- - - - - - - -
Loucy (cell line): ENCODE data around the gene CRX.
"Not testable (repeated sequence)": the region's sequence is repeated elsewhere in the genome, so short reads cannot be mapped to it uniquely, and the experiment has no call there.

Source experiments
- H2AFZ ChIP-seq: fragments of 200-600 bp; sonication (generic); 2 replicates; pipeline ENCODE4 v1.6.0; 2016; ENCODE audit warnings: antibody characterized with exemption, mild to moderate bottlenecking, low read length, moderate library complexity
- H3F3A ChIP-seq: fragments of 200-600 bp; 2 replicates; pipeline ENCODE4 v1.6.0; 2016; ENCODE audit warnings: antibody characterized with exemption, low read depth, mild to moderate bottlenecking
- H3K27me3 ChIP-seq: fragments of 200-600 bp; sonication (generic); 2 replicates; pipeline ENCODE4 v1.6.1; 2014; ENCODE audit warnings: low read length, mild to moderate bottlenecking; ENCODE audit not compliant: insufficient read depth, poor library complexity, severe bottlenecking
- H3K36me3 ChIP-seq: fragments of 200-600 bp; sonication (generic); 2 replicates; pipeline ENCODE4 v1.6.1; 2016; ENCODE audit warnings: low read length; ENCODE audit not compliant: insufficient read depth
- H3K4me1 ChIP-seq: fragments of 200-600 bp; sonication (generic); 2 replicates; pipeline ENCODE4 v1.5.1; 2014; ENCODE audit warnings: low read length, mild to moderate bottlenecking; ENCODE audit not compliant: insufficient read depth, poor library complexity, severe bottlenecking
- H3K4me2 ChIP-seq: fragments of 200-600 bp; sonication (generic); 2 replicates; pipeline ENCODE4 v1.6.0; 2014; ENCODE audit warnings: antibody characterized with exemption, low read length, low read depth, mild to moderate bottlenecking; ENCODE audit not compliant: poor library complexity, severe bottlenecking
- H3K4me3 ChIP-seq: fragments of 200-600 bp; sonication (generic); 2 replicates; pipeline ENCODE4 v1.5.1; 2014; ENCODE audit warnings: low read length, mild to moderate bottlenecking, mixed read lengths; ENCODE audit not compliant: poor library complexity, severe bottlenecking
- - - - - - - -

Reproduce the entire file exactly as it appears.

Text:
Loucy (cell line): ENCODE data around the gene CRX.
"Not testable (repeated sequence)": the region's sequence is repeated elsewhere in the genome, so short reads cannot be mapped to it uniquely, and the experiment has no call there.

Source experiments
- H2AFZ ChIP-seq: fragments of 200-600 bp; sonication (generic); 2 replicates; pipeline ENCODE4 v1.6.0; 2016; ENCODE audit warnings: antibody characterized with exemption, mild to moderate bottlenecking, low read length, moderate library complexity
- H3F3A ChIP-seq: fragments of 200-600 bp; 2 replicates; pipeline ENCODE4 v1.6.0; 2016; ENCODE audit warnings: antibody characterized with exemption, low read depth, mild to moderate bottlenecking
- H3K27me3 ChIP-seq: fragments of 200-600 bp; sonication (generic); 2 replicates; pipeline ENCODE4 v1.6.1; 2014; ENCODE audit warnings: low read length, mild to moderate bottlenecking; ENCODE audit not compliant: insufficient read depth, poor library complexity, severe bottlenecking
- H3K36me3 ChIP-seq: fragments of 200-600 bp; sonication (generic); 2 replicates; pipeline ENCODE4 v1.6.1; 2016; ENCODE audit warnings: low read length; ENCODE audit not compliant: insufficient read depth
- H3K4me1 ChIP-seq: fragments of 200-600 bp; sonication (generic); 2 replicates; pipeline ENCODE4 v1.5.1; 2014; ENCODE audit warnings: low read length, mild to moderate bottlenecking; ENCODE audit not compliant: insufficient read depth, poor library complexity, severe bottlenecking
- H3K4me2 ChIP-seq: fragments of 200-600 bp; sonication (generic); 2 replicates; pipeline ENCODE4 v1.6.0; 2014; ENCODE audit warnings: antibody characterized with exemption, low read length, low read depth, mild to moderate bottlenecking; ENCODE audit not compliant: poor library complexity, severe bottlenecking
- H3K4me3 ChIP-seq: fragments of 200-600 bp; sonication (generic); 2 replicates; pipeline ENCODE4 v1.5.1; 2014; ENCODE audit warnings: low read length, mild to moderate bottlenecking, mixed read lengths; ENCODE audit not compliant: poor library complexity, severe bottlenecking